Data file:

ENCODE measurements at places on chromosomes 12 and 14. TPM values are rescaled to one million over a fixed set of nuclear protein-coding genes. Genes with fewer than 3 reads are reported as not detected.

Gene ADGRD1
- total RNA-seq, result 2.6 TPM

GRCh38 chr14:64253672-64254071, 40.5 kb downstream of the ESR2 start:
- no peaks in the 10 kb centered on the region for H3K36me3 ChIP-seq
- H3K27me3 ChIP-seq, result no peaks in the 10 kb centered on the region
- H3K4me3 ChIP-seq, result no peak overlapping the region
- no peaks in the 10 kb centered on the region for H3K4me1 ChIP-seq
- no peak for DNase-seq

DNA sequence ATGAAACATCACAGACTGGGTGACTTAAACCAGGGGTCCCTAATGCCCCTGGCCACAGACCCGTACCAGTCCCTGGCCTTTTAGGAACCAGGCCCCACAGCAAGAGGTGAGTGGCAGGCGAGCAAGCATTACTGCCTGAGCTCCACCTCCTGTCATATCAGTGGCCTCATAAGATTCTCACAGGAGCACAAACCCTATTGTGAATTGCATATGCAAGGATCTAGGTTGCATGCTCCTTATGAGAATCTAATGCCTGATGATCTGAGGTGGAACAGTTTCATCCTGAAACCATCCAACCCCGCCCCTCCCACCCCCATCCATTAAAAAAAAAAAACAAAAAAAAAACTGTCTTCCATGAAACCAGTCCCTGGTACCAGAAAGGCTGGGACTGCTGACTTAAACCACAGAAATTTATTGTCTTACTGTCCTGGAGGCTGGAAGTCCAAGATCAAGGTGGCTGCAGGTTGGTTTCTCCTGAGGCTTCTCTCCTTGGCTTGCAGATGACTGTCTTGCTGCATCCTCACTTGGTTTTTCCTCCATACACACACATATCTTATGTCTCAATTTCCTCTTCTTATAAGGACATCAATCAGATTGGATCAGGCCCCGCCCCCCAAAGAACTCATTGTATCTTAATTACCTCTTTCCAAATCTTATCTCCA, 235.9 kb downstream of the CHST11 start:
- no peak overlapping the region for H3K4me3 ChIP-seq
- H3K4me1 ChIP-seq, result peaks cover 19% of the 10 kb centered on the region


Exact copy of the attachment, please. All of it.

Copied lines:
ENCODE measurements at places on chromosomes 12 and 14. TPM values are rescaled to one million over a fixed set of nuclear protein-coding genes. Genes with fewer than 3 reads are reported as not detected.

Gene ADGRD1
- total RNA-seq, result 2.6 TPM

GRCh38 chr14:64253672-64254071, 40.5 kb downstream of the ESR2 start:
- no peaks in the 10 kb centered on the region for H3K36me3 ChIP-seq
- H3K27me3 ChIP-seq, result no peaks in the 10 kb centered on the region
- H3K4me3 ChIP-seq, result no peak overlapping the region
- no peaks in the 10 kb centered on the region for H3K4me1 ChIP-seq
- no peak for DNase-seq

DNA sequence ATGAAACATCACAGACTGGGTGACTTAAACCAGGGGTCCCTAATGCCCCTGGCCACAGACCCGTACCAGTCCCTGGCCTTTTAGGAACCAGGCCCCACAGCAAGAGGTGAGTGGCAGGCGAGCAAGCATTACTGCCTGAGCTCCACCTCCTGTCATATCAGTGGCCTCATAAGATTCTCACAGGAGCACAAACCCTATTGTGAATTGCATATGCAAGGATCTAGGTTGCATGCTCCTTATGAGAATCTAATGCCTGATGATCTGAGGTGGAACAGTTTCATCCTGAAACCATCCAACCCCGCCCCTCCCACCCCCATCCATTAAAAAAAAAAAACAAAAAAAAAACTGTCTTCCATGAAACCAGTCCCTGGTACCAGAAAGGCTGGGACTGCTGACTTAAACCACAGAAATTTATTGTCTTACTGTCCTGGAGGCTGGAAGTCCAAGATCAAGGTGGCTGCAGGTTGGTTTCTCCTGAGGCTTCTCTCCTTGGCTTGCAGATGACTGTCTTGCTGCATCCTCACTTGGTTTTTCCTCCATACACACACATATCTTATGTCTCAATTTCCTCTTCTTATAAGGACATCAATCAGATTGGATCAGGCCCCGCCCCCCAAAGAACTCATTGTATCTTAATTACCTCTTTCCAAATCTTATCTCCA, 235.9 kb downstream of the CHST11 start:
- no peak overlapping the region for H3K4me3 ChIP-seq
- H3K4me1 ChIP-seq, result peaks cover 19% of the 10 kb centered on the region